By shifting her education to Staples High School, Christine reports, Jocelyn’s “…web of friends and activities was primarily in the Westport area. I took on the task of many commutes several times a week and Saturdays. It was important to us that she had things to enrich her life.” As Jocelyn’s formal education drew to a close, scheduled for June of 1991 when at twenty-one by law, she would “age out” of the school system, the family became increasingly alarmed at the dearth of adult programs in the Ridgefield area. “We were tired…” of the commute and concerned that Jocelyn was facing a future, in many ways, without a future.
Meanwhile, in another corner of Ridgefield, the Moomaw family, who moved to Ridgefield in 1968, was grappling with the challenge of finding educational opportunities for John Andrew. The Moomaw family, like the Steele family, were advised to place John Andrew in an institutional setting. They refused. Instead John Andrew attended preschool at the Early Learning Center, in North Stamford, Connecticut. At the age of eight, John Andrew continued his education at BOCES in New York State where he graduated in 1986 at 21 with a diploma from John Jay High School.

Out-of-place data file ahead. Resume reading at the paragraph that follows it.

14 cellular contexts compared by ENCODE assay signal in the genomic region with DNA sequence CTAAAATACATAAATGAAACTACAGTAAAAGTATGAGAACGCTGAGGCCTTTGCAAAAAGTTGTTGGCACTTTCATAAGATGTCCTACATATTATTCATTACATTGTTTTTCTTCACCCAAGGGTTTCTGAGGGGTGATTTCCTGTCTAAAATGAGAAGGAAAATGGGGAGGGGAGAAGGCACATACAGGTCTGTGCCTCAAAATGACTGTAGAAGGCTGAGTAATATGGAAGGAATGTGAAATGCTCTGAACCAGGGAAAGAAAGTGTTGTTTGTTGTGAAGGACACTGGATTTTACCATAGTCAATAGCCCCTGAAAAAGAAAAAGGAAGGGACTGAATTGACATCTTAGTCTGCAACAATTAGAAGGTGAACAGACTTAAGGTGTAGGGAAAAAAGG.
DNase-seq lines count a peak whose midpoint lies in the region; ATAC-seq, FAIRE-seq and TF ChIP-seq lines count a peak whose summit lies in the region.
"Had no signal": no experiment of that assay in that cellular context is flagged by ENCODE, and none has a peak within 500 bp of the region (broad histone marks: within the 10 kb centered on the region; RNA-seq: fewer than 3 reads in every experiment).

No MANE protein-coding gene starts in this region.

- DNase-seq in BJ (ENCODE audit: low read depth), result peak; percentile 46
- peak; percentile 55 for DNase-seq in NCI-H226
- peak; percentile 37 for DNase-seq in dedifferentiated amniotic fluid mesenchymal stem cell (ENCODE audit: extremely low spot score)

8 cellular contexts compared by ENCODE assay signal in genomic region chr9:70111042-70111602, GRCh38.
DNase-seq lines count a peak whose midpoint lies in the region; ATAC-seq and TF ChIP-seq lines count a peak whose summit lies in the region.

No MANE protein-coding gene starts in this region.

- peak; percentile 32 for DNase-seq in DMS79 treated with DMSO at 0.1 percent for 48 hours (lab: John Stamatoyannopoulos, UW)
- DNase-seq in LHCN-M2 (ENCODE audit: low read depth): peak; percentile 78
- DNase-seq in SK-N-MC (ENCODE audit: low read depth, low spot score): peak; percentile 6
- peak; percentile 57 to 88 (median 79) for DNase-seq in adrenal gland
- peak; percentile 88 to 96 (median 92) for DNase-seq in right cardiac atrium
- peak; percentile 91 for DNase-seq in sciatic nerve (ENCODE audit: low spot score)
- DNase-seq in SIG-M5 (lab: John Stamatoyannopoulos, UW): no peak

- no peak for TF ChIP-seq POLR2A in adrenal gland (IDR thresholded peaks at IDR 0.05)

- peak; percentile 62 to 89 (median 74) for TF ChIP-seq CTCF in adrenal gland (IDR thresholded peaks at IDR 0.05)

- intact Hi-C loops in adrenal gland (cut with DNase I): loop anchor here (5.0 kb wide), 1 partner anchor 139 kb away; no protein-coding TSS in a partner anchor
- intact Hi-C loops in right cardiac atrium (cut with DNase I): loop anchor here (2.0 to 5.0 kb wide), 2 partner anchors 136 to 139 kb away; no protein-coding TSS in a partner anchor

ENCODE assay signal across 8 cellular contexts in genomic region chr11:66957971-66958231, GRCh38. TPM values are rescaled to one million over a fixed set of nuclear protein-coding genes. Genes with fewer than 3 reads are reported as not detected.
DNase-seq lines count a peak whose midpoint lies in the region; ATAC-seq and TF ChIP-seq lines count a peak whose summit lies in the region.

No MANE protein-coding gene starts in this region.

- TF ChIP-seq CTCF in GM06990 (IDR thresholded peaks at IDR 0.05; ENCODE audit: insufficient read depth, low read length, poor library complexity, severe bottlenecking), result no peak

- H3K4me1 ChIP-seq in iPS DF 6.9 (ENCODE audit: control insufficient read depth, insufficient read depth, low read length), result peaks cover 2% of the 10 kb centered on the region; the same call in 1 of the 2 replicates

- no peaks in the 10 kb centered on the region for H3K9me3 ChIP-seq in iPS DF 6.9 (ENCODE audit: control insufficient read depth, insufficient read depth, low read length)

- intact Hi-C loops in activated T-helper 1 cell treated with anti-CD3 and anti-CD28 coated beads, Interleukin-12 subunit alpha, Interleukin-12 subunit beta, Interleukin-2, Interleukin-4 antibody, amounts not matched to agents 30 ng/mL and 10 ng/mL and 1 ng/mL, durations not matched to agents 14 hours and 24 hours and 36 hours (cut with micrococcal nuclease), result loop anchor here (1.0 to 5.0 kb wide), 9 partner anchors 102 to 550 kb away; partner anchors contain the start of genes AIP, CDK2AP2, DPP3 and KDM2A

After graduation, the family’s next step, as advised by the Connecticut Department of Social Services, was to place John Andrew in a five-day-a-week sheltered workshop run by DATAHR (known today as Ability Beyond). Several months into the program, the family decided that this was not a good fit and scrambled to find activities to fill the void. Fortunately, Ghislaine had heard of Pegasus, a therapeutic equestrian program still active in the lives of SPHERE members today, which was a “godsend.” John Andrew rode for many years, was able to socialize, and attends the annual horse show each Spring. He rode until he became too large for their horses. After being diagnosed with Juvenile Rheumatoid Arthritis, his mom reports, “I became his day program, doing his physical therapy with monthly visits to Yale-New Haven Hospital and the New Haven museums.” Ghislaine, an artist, and Christopher, an architect, were committed to the arts and made sure that John Andrew was exposed to that world. To this day, the fruits of that effort show up weekly at SPHERE art class where John Andrew works steadily and skillfully with materials and color. John Andrew was gifted with musical ability and his family arranged for guitar and voice lessons. His musical talents are frequently on view at many of SPHERE’S performances today.